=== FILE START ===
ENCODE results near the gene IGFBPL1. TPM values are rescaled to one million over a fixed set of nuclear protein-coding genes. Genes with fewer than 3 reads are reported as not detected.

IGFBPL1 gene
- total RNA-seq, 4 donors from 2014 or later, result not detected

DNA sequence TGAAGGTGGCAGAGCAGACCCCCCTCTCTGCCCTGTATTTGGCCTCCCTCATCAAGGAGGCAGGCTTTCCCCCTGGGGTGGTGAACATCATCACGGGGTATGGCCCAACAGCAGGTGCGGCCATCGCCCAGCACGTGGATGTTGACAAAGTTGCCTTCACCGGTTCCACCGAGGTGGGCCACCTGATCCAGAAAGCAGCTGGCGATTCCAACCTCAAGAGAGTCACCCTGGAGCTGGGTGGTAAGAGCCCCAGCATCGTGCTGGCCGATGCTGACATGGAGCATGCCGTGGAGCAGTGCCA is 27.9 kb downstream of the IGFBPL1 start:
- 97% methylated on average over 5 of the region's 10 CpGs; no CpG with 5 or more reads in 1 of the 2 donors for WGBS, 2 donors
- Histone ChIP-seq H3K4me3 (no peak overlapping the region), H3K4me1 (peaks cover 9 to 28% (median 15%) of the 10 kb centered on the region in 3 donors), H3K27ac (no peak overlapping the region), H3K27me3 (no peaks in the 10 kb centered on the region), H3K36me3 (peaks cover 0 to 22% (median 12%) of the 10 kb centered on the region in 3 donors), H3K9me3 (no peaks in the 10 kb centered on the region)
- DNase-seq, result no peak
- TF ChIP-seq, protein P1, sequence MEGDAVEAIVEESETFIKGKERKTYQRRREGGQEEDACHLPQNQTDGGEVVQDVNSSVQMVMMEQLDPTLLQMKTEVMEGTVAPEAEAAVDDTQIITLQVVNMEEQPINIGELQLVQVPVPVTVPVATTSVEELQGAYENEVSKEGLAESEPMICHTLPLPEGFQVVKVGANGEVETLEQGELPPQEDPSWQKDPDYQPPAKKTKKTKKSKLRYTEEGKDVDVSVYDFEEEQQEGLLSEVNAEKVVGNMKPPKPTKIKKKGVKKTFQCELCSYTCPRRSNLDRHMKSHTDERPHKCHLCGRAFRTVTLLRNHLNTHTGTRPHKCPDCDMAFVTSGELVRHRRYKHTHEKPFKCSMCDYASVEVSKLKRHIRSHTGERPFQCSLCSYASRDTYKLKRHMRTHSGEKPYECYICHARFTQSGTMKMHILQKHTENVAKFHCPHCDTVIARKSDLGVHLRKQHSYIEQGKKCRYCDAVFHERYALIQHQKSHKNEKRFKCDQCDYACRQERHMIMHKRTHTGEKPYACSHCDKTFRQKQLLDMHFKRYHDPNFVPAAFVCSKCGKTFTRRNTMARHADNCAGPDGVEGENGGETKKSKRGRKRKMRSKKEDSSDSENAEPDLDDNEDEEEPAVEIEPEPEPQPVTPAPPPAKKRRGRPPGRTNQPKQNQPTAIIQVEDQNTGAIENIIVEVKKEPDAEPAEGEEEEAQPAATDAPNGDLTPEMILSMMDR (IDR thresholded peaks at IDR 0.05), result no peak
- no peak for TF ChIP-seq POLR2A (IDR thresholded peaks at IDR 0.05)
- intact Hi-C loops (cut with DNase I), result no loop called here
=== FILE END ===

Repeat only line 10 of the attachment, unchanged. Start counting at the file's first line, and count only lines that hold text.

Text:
- intact Hi-C loops (cut with DNase I), result no loop called here